A lot has changed since 1973 but the suggestion that Riggs might challenge Katie Taylor, who fights for the WBA lightweight world title tonight, to a ten-round battle-of-the-sexes decider, must remain a matter of speculation. Riggs died in 1995.
Even though sport has been a significant player in how our world has advanced and offered ever greater — but not yet entirely equal — opportunities to women every now and then the past reasserts itself, sometimes in the most bizarre ways. American teenager Emily Nash won a golf competition but was denied her trophy because she is a girl. Riggs’ sexism lives on in the land of Weinstein and Trump.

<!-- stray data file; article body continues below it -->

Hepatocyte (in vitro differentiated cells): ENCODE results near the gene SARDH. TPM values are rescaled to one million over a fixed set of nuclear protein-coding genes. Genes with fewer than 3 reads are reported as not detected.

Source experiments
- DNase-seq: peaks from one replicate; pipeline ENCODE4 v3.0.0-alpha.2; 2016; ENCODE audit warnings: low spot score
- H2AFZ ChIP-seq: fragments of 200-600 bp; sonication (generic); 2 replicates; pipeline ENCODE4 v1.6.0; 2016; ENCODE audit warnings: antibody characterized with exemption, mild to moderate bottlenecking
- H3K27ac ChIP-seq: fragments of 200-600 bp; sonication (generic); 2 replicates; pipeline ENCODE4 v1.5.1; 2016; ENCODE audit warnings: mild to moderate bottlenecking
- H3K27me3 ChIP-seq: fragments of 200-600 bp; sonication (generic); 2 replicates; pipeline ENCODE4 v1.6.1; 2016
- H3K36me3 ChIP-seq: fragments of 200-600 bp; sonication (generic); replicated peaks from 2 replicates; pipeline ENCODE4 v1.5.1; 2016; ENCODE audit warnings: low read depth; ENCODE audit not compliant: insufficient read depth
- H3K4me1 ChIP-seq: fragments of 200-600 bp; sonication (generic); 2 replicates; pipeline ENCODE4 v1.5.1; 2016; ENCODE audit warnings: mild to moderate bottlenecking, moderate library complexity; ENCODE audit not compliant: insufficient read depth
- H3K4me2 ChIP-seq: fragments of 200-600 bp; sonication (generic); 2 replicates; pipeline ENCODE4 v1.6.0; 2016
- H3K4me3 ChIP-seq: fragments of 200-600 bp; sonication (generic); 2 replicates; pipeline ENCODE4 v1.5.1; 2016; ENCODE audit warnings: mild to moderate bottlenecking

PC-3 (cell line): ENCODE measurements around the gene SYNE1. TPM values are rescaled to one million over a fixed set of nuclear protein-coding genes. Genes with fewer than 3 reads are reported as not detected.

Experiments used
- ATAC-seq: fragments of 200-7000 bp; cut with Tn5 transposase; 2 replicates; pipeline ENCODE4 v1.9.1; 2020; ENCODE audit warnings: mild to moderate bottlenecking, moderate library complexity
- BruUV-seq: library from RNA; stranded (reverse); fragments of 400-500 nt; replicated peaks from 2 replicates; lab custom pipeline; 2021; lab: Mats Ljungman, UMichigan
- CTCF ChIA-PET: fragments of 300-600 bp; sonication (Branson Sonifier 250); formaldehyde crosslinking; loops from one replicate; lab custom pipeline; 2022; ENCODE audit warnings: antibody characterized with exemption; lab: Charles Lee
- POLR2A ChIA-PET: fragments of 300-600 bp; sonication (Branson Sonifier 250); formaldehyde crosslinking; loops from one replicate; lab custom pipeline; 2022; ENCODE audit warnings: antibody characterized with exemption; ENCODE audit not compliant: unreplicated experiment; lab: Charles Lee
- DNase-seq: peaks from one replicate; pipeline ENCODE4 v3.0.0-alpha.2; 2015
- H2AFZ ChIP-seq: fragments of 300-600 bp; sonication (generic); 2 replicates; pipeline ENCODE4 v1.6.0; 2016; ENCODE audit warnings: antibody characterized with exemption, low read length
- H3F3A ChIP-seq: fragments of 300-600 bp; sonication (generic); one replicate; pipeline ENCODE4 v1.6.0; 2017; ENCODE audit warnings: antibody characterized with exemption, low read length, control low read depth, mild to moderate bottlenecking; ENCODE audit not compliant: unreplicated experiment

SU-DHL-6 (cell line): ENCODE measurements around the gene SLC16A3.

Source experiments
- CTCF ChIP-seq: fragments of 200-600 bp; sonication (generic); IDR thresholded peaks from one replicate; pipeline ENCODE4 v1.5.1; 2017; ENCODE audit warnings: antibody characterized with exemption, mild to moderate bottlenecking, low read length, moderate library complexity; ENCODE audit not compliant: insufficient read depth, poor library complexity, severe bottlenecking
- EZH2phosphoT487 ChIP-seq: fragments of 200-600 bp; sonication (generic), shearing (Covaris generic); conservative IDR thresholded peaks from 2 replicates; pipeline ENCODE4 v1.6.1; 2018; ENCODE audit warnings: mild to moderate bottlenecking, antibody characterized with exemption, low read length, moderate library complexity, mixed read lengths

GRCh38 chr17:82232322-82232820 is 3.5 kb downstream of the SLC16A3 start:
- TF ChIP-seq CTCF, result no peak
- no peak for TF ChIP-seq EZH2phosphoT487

We, however, must temper our criticism because the IRFU seems to have downgraded the women’s game by advertising for a part-time national coach. All other Six Nations teams have a full-time women’s national coach so this seems regressive, especially as it was never more important to encourage participation in sport. The GAA has shown what can be achieved. Ladies’ football and camogie were never more popular which meant the record for an All-Ireland Ladies’ Football Final crowd was set when 46,286 fans went to Croke Park on finals day this year. Billie Jean would approve.